I GOT MY NICKNAME from an old hillbilly from Arkansas whose boat I captained up in southeast Alaska for about 10 years. He said working with me was like working with a barnyard rooster.
I was born on a dairy farm in western Massachusetts. We were the last farm to deliver milk door to door, and back in the late ’70s, and throughout the ’80s, I helped my grandfather run his trapline. The line was close to 200 miles long, and we’d drive it every day in November. The fur trade back then was pretty good money, especially for us dairy farmers. I learned a lifetime of lessons from my grandfather—not only about trapping, but also fishing, bird hunting, putting meat in the freezer, and the knowledge that conservation, as a tool, starts with sportsmen.
My youngest daughter, Cady, is 12 and just loves to walk with the bird dogs. My oldest daughter, McCall, is 17 and definitely has some of my DNA. She puts a big bull elk on the ground every year and a nice whitetail and usually a big mule deer. I don’t think I realized exactly how much I would love spending time outside with my daughters. It’s at the point now where I almost don’t want to do anything if I can’t take them with me.
To live in Montana year-round, you’ve got to be a hardy soul. To live here, you have to earn it. But the 30-degrees-below-zero days in February, they just make that perfect October morning smell that much nicer, the sun that much clearer.
November 12, 2020: I woke up not feeling well at all. I had recently recovered from COVID, so I called my ex-wife, who’s a doctor, and told her how I was feeling. She said, “You probably have pneumonia and COVID is coming back. You should get some rest.” Naturally, I disregarded her advice and went deer hunting. Then the next morning, I woke up and had a feeling that I’d not ever felt before. Clearly something was wrong. I went into my ex-wife’s clinic. She took one look at me and said, “Let me listen to your lungs.” She said my lungs weren’t the problem. “You better get to the emergency room.” So I went in. Turns out, I’d had a heart attack—and was about to have another one. They loaded me up in the meat wagon and got me the hell out of there to the hospital in Bozeman. I made the ambulance driver stop as he went past my house and had him run in and get my daughter McCall. I wanted to say goodbye. From the back of the ambulance, I told her that I was in good hands, but that I didn’t know what was going to happen. I woke up from surgery at 4 a.m. the next day and called McCall. I don’t think the phone completed its first ring before she picked up. She’d stayed up all night waiting for that call.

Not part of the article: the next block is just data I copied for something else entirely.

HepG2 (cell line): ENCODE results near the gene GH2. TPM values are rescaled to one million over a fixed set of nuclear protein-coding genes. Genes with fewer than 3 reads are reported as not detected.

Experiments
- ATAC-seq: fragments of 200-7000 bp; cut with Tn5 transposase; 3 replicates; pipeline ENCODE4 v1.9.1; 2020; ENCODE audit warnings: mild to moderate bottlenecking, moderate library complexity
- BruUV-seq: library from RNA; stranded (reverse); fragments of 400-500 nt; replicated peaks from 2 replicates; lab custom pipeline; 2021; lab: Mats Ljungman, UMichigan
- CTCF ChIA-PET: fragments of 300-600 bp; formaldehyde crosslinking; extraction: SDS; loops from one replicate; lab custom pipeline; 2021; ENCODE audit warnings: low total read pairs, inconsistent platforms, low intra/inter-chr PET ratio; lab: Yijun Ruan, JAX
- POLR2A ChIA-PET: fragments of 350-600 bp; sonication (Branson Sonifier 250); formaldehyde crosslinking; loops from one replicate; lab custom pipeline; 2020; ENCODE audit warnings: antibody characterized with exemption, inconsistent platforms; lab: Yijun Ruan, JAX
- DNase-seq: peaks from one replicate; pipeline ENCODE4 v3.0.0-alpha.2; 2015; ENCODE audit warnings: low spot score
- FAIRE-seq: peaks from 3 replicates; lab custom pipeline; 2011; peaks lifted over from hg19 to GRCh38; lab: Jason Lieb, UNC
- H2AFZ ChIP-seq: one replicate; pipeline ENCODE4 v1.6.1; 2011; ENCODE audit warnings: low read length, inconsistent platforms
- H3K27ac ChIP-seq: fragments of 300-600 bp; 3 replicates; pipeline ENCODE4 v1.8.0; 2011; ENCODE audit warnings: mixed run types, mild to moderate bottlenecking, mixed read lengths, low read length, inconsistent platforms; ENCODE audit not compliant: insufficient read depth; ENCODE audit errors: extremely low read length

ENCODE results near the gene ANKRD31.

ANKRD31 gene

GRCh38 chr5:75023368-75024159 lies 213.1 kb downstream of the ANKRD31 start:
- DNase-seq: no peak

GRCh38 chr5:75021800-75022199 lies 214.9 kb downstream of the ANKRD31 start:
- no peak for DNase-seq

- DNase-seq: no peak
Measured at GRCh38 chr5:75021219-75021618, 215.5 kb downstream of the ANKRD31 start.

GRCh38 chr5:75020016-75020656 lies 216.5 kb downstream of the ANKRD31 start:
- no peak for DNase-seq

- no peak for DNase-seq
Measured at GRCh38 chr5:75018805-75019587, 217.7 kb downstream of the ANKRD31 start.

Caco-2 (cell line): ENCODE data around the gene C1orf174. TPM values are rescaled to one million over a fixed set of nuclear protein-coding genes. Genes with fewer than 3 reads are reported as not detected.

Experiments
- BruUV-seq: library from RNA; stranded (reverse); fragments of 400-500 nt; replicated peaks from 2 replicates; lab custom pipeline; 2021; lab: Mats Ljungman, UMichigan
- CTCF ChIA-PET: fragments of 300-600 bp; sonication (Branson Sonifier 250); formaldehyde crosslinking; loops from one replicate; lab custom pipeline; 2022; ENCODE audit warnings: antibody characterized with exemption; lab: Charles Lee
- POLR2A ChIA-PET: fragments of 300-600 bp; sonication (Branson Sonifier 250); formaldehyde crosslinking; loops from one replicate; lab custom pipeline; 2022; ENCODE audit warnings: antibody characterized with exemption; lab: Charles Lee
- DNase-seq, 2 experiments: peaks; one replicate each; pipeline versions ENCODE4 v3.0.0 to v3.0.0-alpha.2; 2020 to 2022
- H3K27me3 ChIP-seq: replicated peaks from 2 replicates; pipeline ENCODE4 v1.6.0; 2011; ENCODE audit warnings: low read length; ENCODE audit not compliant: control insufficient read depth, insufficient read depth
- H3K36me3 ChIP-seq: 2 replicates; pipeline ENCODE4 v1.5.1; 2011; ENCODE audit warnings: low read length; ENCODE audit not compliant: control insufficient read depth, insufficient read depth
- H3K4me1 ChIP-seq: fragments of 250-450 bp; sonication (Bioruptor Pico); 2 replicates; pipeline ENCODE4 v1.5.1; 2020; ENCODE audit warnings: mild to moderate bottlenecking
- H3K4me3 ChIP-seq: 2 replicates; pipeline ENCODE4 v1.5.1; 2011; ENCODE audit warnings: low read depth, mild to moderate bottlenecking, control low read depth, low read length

I’m a big fan of walking. I’ll walk near a thousand miles between September and February, during bird season. My doctor said that’s why I lived through my heart attack.
I’ve got everything from 6 months old to 12 years old in my kennel right now. There’s the old dog, Scout. She’s a German shorthaired pointer. The next one down the line is Pedro. He’s an English pointer that came out of south Texas. After Pedro is Chili Pepper. She’s another German shorthaired pointer from Minnesota. After Chili Pepper is Amos Moses, named after a man of the cloth. He’s another German shorthaired pointer. I’ve got a little English setter named Texas. Guess where she came from? And then I’ve got a new little English cocker. His name is Wacho, which translates into Little Rascal in Spanish.
A good dog name has got to have some sort of story behind it. I’ll never have a dog that’s got a boring name.
Every time you put a dog on the ground, drop a couple shells in your gun, and snap it closed. You never know what you’re going to find in the next few hours.
You and your dog—an animal that you’ve trained from a pup to whatever age dog you’re running with—are trying to outsmart a wild animal that doesn’t always sit tight and let you shoot at it. Wild birds look for every reason in the world to get out of there. When your dog goes on point, there are all of these different factors you need to consider. Do the birds want to hold? And if they do hold, can I even hit them? How’s my footing? Am I wearing too many clothes to mount my gun properly? Did I swing through the bird? Did I wait and shoot the second bird, or did I dump both barrels on the first bird that got up? Did I shoot clean? What did I see? So, when your dog goes on point, you have to be Right. There. You can’t be thinking about anything else that might be eating at you that day: Your old lady’s mad at you or your kids are getting bad grades or whatever it is that has you feeling off. You can’t be thinking about any of that once your dog goes on point. That’s why I love bird hunting.